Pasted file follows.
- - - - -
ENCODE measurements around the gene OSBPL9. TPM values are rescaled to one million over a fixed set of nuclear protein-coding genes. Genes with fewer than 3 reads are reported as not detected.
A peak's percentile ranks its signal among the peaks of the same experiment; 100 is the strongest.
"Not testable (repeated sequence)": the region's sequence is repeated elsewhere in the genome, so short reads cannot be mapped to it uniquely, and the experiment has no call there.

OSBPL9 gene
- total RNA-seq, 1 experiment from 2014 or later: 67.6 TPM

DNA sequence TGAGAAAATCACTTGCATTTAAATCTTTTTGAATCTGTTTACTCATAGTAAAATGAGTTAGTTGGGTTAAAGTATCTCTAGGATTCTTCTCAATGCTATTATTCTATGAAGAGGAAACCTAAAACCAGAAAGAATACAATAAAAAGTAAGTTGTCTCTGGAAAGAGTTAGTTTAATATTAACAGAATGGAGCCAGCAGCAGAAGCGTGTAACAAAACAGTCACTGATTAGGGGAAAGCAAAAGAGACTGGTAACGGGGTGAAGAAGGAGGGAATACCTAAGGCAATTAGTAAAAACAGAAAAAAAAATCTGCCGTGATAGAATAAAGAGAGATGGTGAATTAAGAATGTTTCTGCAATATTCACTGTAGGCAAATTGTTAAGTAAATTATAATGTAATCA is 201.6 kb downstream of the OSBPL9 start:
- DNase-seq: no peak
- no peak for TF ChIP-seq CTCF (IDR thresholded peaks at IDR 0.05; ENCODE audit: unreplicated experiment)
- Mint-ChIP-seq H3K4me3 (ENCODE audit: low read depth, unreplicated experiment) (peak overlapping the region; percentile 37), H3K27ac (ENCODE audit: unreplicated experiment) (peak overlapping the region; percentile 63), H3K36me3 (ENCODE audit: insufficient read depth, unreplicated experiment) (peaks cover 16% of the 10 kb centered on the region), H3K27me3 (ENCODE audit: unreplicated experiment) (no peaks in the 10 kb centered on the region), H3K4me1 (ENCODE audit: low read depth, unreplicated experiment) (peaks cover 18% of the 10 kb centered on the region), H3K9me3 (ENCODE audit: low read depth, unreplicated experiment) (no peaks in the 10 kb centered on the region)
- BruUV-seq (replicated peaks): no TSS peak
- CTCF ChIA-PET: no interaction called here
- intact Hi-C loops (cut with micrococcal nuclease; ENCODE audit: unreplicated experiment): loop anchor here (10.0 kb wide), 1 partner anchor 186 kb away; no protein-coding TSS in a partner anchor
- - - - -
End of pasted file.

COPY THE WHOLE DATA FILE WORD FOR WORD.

ENCODE measurements around the gene OSBPL9. TPM values are rescaled to one million over a fixed set of nuclear protein-coding genes. Genes with fewer than 3 reads are reported as not detected.
A peak's percentile ranks its signal among the peaks of the same experiment; 100 is the strongest.
"Not testable (repeated sequence)": the region's sequence is repeated elsewhere in the genome, so short reads cannot be mapped to it uniquely, and the experiment has no call there.

OSBPL9 gene
- total RNA-seq, 1 experiment from 2014 or later: 67.6 TPM

DNA sequence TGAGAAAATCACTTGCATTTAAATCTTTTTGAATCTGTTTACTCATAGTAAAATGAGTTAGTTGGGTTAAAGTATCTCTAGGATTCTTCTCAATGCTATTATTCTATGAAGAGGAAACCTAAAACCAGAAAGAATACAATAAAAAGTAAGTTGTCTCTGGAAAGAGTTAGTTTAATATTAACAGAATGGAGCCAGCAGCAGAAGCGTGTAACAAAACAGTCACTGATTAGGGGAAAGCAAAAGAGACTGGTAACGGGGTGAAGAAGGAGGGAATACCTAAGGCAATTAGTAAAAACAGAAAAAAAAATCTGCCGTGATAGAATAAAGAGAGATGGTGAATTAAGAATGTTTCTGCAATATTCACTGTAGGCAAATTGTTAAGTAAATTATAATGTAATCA is 201.6 kb downstream of the OSBPL9 start:
- DNase-seq: no peak
- no peak for TF ChIP-seq CTCF (IDR thresholded peaks at IDR 0.05; ENCODE audit: unreplicated experiment)
- Mint-ChIP-seq H3K4me3 (ENCODE audit: low read depth, unreplicated experiment) (peak overlapping the region; percentile 37), H3K27ac (ENCODE audit: unreplicated experiment) (peak overlapping the region; percentile 63), H3K36me3 (ENCODE audit: insufficient read depth, unreplicated experiment) (peaks cover 16% of the 10 kb centered on the region), H3K27me3 (ENCODE audit: unreplicated experiment) (no peaks in the 10 kb centered on the region), H3K4me1 (ENCODE audit: low read depth, unreplicated experiment) (peaks cover 18% of the 10 kb centered on the region), H3K9me3 (ENCODE audit: low read depth, unreplicated experiment) (no peaks in the 10 kb centered on the region)
- BruUV-seq (replicated peaks): no TSS peak
- CTCF ChIA-PET: no interaction called here
- intact Hi-C loops (cut with micrococcal nuclease; ENCODE audit: unreplicated experiment): loop anchor here (10.0 kb wide), 1 partner anchor 186 kb away; no protein-coding TSS in a partner anchor